No Taxation without Profit Maximization: The Potential for Proposition C to Disincentivize Corporate Social Responsibility

When it comes to facilitating corporate social responsibility, should businesses be required to contribute to local problems or should decisions about contribution be left to industry leaders discretion? That is the question facing San Francisco voters November 6th.

Proposition C, a measure put together by a local non-profit, would effectively double the city’s budget to combat homelessness by raising taxes from .17% to .7% on businesses that exceed $50 million in annual revenue.

Some moguls, such as Salesforce CEO Marc Benioff, support the tax. But the unsurprising reality, even in liberal San Francisco, is that most companies are against the measure. Leaders of tech giants, including Twitter, Square, Stripe, Lyft, and Dolby Labs have collectively contributed hundreds of thousands to opposition efforts.

Some business leaders, such as Sequoia’s Michael Morris,  are frustrated with Proposition C since their companies already donate millions to social programs. Preclusive to public backlash, businesses have packaged their opposition as concern for whether the new tax is adequately supported by plans to effectively manage the influx of money. Although this apprehension may appear as a desperate distraction from obvious self-interest, San Francisco’s Mayor and various other government officials join in this opposition.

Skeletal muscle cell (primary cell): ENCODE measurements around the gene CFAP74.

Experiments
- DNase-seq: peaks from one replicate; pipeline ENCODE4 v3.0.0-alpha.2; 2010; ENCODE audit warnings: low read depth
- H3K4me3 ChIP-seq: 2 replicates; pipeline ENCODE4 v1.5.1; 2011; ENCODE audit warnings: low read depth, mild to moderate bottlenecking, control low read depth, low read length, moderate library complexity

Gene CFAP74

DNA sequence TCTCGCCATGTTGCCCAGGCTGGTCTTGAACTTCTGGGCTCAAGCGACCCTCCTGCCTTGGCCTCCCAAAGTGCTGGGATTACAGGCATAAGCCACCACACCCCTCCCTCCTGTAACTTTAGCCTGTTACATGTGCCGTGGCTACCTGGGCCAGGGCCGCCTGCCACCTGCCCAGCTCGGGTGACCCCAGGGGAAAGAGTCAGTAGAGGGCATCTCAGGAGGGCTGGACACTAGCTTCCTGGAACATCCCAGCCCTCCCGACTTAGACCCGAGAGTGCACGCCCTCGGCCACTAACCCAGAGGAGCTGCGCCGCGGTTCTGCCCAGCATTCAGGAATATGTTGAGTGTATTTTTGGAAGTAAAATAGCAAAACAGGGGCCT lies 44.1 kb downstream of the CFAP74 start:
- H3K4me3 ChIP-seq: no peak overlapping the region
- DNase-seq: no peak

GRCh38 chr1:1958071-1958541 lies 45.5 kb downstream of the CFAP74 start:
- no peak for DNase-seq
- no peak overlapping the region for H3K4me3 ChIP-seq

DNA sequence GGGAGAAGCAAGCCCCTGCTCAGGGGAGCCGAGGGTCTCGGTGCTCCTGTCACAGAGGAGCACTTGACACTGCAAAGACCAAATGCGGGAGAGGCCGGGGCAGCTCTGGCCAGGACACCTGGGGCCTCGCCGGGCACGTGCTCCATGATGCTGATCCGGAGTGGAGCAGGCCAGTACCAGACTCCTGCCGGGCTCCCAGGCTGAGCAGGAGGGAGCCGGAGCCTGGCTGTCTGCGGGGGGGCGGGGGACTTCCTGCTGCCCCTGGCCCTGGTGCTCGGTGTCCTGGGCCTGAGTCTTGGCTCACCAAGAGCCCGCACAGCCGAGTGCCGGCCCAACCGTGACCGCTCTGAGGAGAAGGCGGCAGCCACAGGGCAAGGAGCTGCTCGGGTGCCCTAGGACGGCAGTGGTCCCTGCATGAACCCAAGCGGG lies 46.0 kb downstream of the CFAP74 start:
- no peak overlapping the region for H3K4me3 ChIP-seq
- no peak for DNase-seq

While discussing social problems in market terms is problematic, it is important to analyze the credible concerns and repercussions of solutions like Proposition C. As such, implementing a business tax may be a realistic means to combating homelessness.

However, legislation that turns social responsibility into a tax could disincentivize a corporate culture of caring. Social consciousness, or at least the fear of negative public perception, has made social responsibility a fundamental part of corporate decision making. Further, with most governance models still aligned with shareholder primacy– this change is fragile.

Companies now consider a social agenda to be part of their profit maximization model. They choose initiatives and budgets according to their margins in order to boost public image and profits – all while motivating employees and investors with their purpose. But if the local community sequesters companies to fiscally force a social agenda…what is the incentive for them to fund programs themselves? Is it better to force companies to do good or to convince them that doing good is their idea?

No Taxation without Profit Maximization- The Potential for Proposition C to Disincentivize Corporate Social Responsibility